Graduating seniors in the graphic design department allowed the public to view their work during a reception on Friday, April 27, in Grace Hall as well as in the Joseph Gorevin Fine Arts Gallery on the 2nd floor of the Holy Spirit Library. The annual exhibition marks the culmination of a graphic design student’s career at Cabrini College.
The event showcased different designs and styles from each graduating senior to show how the students have grown as designers throughout their four years of college.
As with most senior projects the exhibition is a requirement and the end of a well-awaited journey that began as early as their sophomore year. Seniors are required to take a “capstone” type class for portfolio preparation. They are responsible for working with professors, shuffling through and finding all old projects from their four years. and picking the best pieces to re-edit to their full potential. They are being prepared in their graphic design professional portfolio, to be shown at job interviews and other professional events.
“Personally, when originally working on my two show pieces in prior years, I knew they were turning into something great,” Ryan McDonough, senior graphic design major, said. “So I really worked hard then so this time around, I had very little if any edits to complete to them.”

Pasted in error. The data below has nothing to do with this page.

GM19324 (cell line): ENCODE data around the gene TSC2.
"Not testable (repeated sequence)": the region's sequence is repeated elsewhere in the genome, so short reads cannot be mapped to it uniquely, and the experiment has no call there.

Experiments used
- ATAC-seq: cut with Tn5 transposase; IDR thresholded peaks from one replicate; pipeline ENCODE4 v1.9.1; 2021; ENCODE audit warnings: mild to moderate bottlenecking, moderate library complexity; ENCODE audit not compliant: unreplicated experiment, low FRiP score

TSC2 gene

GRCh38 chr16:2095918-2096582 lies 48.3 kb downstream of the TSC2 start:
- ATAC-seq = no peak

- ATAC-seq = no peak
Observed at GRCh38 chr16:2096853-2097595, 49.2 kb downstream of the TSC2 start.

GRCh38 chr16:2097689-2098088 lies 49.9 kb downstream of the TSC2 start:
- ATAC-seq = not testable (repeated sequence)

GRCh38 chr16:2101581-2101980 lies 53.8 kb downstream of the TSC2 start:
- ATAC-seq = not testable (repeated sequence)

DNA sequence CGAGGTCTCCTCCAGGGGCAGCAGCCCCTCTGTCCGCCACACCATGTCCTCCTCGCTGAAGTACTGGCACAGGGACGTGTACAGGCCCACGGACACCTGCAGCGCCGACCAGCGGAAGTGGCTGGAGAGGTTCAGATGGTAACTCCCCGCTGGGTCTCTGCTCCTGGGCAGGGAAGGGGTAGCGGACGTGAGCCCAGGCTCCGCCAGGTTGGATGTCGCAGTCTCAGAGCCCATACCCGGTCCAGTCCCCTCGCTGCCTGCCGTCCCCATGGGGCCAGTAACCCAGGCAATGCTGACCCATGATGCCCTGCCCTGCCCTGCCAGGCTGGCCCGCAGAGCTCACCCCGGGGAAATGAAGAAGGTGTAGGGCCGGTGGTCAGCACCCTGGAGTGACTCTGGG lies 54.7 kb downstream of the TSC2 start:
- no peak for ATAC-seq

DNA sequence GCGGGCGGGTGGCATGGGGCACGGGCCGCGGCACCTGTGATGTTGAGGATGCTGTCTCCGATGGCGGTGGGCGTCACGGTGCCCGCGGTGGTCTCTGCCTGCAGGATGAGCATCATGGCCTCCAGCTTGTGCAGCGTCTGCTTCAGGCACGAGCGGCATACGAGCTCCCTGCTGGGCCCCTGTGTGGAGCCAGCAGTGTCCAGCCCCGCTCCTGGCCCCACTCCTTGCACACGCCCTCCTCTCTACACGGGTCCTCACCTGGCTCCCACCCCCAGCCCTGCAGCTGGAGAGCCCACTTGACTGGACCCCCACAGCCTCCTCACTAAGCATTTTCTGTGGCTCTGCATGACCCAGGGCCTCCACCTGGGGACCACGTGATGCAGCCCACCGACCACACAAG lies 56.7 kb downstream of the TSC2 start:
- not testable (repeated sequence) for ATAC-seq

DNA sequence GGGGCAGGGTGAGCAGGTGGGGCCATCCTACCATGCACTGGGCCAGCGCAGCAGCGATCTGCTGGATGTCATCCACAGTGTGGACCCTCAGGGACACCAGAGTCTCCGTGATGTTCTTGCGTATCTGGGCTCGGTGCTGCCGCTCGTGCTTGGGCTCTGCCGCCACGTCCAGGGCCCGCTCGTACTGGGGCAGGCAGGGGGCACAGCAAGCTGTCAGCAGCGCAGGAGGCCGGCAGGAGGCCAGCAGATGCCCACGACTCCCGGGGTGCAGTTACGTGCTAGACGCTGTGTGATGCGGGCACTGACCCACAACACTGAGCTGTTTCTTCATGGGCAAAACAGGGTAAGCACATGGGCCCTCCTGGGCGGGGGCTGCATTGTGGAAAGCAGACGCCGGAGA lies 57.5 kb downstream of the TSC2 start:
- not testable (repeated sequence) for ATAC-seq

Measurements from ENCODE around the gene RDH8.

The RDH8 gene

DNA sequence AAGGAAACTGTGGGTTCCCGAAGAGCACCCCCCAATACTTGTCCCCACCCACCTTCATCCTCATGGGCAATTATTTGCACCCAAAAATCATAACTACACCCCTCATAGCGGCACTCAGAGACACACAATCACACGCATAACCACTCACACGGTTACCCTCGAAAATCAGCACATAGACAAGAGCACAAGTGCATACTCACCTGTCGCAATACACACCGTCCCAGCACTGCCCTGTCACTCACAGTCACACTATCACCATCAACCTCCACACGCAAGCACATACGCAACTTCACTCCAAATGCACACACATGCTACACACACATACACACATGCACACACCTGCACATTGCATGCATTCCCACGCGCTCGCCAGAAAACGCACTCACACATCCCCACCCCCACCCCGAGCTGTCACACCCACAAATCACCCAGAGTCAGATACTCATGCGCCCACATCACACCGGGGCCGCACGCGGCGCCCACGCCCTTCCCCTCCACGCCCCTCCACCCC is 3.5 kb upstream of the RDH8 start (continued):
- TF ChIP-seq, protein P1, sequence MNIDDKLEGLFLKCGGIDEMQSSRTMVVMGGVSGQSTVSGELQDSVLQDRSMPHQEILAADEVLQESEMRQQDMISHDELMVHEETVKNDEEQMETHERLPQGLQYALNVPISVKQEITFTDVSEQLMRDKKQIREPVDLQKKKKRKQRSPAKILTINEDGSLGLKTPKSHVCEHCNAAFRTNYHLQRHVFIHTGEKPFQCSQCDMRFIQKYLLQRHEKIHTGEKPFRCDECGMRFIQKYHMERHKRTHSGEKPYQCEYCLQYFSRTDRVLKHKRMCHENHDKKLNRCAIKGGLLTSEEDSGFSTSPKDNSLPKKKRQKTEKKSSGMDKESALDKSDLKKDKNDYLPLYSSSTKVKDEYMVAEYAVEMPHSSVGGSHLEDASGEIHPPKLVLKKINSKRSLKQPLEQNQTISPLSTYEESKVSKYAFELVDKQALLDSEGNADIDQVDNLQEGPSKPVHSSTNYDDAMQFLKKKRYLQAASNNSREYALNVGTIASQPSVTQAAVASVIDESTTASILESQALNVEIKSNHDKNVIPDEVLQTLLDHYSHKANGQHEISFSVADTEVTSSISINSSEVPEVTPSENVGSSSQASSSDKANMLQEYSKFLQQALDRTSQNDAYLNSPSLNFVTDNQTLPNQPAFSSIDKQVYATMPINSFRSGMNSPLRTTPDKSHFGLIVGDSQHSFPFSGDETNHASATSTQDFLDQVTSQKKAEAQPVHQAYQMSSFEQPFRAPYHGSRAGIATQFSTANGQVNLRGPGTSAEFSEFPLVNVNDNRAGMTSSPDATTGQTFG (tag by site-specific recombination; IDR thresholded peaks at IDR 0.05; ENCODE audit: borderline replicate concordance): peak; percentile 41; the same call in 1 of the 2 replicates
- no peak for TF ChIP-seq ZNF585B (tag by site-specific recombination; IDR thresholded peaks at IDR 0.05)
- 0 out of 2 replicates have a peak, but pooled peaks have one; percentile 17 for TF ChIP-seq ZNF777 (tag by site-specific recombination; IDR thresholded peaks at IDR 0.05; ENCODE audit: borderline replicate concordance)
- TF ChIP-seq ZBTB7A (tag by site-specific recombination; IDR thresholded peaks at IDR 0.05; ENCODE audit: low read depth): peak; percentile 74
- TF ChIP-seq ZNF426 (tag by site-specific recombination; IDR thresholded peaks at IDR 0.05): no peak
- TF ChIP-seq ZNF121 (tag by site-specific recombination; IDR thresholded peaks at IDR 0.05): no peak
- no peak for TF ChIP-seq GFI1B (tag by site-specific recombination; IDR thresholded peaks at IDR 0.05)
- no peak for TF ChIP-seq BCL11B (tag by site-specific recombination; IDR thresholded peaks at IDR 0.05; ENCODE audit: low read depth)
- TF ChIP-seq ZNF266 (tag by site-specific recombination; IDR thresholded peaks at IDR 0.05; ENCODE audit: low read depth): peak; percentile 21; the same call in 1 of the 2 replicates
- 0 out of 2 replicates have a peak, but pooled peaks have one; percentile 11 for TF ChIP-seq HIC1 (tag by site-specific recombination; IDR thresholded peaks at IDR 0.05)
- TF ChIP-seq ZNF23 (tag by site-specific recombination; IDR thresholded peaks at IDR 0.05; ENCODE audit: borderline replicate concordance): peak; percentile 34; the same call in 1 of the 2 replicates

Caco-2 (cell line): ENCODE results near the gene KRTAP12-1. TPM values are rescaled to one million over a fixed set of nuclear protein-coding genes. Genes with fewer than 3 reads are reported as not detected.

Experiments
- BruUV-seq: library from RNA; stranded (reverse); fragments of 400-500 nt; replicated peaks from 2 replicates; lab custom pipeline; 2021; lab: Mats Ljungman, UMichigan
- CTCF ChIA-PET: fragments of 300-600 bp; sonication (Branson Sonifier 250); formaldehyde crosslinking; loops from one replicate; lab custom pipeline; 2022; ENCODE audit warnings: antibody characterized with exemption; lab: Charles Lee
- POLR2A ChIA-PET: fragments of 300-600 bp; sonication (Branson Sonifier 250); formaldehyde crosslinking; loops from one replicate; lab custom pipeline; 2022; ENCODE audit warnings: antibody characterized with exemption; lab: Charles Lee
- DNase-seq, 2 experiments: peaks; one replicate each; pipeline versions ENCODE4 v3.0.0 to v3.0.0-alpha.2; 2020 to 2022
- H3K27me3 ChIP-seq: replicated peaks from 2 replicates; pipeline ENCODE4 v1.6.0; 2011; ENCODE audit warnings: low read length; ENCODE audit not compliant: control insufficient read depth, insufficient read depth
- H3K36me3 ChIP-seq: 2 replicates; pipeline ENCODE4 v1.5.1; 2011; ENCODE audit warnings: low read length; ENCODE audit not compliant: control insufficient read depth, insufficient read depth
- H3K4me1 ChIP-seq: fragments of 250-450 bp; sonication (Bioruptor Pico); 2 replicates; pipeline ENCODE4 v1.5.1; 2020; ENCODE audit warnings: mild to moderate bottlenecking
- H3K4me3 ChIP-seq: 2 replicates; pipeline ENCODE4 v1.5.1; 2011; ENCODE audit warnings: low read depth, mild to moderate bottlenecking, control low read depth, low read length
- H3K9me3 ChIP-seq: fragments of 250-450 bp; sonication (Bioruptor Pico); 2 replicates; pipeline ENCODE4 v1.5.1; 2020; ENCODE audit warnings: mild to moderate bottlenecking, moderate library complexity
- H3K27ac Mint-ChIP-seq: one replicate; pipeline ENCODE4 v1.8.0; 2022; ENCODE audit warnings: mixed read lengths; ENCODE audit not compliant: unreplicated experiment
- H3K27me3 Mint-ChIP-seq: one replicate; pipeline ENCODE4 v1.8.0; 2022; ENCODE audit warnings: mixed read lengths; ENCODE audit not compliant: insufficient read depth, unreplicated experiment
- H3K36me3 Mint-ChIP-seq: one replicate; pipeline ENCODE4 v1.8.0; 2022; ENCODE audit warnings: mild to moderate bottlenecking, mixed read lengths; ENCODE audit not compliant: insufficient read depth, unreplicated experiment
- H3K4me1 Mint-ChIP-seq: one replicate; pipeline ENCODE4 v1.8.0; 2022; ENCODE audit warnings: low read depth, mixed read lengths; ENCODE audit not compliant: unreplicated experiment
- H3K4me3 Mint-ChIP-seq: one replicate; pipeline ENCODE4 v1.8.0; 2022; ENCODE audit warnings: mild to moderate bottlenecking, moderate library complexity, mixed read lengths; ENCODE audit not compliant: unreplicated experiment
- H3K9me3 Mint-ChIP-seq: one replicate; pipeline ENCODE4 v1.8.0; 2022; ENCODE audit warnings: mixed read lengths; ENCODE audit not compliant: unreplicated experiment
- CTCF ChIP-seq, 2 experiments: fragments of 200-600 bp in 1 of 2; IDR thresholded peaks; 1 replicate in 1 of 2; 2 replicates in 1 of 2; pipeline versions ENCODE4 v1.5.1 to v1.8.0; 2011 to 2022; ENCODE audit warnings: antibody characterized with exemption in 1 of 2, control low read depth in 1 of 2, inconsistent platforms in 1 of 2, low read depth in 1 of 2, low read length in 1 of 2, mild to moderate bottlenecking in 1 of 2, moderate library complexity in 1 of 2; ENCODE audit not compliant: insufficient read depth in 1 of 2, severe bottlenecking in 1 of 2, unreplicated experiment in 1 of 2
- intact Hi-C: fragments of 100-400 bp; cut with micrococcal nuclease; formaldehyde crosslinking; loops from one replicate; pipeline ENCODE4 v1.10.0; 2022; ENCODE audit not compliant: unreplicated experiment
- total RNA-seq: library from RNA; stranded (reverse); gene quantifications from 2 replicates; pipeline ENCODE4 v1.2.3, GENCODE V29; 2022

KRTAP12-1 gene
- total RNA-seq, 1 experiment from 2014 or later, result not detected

As incoming freshmen the future of graphic design had already begun to shift. Print projects have completely shifted into web-based designs and some skills learned freshman year have already become outdated. “The department has really done a great job through emphasizing to us the importance of web design and digital technology,” McDonough said.
This event meant a lot to all of the graduating seniors. It showcased many different styles and designs from all different types of students.
“This event means a lot to me because it feels like I am showcasing not just my physical work, but also all of the hard work and effort that I have put forth and showing that I am ready for the future,” Matt Murphy, senior graphic design major, said. “For me, this is like the finish line.”
The students were allowed to showcase two pieces in the exhibit and were required to present another eight pieces to professors. “It took me a total of four months to edit my pieces and mount them on boards,” Murphy said.
Murphy has pursued graphic design since the eighth grade. The exhibition has given him and other graduating seniors a chance to look back on their work from the beginning to the end of a long four-year process. Throughout the years students see a difference in experience and skill level. By the end of their senior year they have a better understanding of colors, hierarchy and contrast.
“College has given me a sense of accomplishment and how to face problems when they present themselves,” Murphy said. “It has shown me what kind of designer I want to be and am capable of becoming. But most of all it has taught me that if you want something bad enough and if you go after it, then nothing is impossible.”